Lead in the water: the Flint water crisis.

AuthorShelson, Jim
PositionFlint, Michigal

Jim Shelson is a partner in the Jackson, Mississippi office of Phelps Dunbar, LLP He is the Chair of the IADC Toxic and Hazardous Substances Litigation Committee.

This article originally appeared in the July 2016 Toxic and Hazardous Substances Litigation Committee newsletter.

A Short History of Flint. Flint is located along the Flint River, approximately 60 miles northwest of Detroit. It was founded as a village in 1819 by a fur trader, and incorporated as a city in 1855. (1) "The Flint River provided the natural resources to create successful commerce in the 1800's for fur trading, lumber, the manufacture of carriages, and eventually the production of horseless carriages that led to the birth of the automotive industry." (2) Buick Motor Company was founded in Flint in 1903. (3) William Durant formed General Motors in Flint in 1908. "After World War II, Flint became an automobile manufacturing powerhouse for GM's Buick and Chevrolet divisions." (4) The good times did not last.

Deindustrialization and other factors led to a dramatic population decline in Flint. "From a peak of more than 200,000 in 1960, Flint's population had fallen below 100,000 residents by 2014. Since 2000, Flint has lost over 20 percent of its population. Of the remaining residents, approximately 57 percent are Black or African American. Poverty is endemic in Flint, with 41.6 percent of the population living below federal poverty thresholds--2.8 times the national poverty rate." (5)

"The City was the focus of 'Roger & Me,' a 1989 documentary directed by Michael Moore that examined the disappearance of auto industry jobs. Yet after the documentary, the jobs went right on vanishing. The city has hollowed out." (6) In 1978, over 80,000 Flint-area residents were employed by GM, but the number of employees decreased to 23,000 by 1990, and to 8,000 in 2006. (7)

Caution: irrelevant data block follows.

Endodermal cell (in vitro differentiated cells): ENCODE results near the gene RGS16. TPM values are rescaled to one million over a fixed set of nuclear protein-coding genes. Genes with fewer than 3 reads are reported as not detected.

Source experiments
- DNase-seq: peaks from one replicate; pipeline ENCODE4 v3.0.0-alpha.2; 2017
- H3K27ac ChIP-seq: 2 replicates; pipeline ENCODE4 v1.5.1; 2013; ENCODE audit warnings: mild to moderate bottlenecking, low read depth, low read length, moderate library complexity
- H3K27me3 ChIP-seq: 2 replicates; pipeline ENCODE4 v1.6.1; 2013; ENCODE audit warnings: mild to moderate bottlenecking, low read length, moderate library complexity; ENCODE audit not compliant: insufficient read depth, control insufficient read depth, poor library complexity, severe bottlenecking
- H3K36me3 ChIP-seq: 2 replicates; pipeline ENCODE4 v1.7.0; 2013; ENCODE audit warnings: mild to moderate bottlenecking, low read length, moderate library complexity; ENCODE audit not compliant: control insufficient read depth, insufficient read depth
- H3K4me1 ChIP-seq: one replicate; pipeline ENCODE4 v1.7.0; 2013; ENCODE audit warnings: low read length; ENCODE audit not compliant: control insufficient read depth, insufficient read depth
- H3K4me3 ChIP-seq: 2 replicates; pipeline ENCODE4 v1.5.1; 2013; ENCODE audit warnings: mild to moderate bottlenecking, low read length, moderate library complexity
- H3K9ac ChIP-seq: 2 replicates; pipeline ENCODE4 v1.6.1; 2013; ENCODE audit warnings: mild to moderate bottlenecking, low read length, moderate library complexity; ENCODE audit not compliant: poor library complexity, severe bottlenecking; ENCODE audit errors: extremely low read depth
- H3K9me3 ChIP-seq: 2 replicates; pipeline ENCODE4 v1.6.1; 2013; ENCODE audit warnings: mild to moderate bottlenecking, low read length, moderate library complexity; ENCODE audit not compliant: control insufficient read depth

The Water Crisis. Flint's Water Treatment Plant was constructed in 1917. It used the Flint River as the primary water supply for Flint for approximately 50 years. "To ensure adequacy and reliability of water supplies, in 1967 Flint signed a long-term contract with the Detroit Water and Sewerage Department (DWSD).... DWSD's water supply has been treated for corrosion control for over 20 years and is deemed optimized for corrosion control treatment." (8) The Detroit water system was supplied by Lake Huron.

Michigan law allows the state to appoint an Emergency Manager to run municipalities that are in financial distress. Emergency Managers have complete control and authority over municipal decisions. "Since 2011, the City has been under some form of state-ordered and controlled emergency financial management." (9)

While under emergency management, Flint's contract with DWSD was terminated, and its water supply was switched from Lake Huron to the Flint River. (10) In April 2014, Flint began distributing water from the Flint River to its residents.

In a disastrous (and incorrect) decision, the Michigan Department of Environmental Quality (MDEQ) determined that the water did not have to immediately be treated with corrosion control. Instead, MDEQ determined that Flint "could complete two 6-month monitoring periods and MDEQ would then determine whether corrosion control was necessary." (11) This decision "led directly to the contamination of the Flint water system." (12)

Water from the Flint River is highly corrosive to iron and lead, and these pipe materials are widely used throughout Flint. Water from the Flint River water has about 8 times more chloride in it than Detroit water. (13) Moreover, "iron corrosion consumes chlorine. Chlorine is added to the water to prevent growth of...

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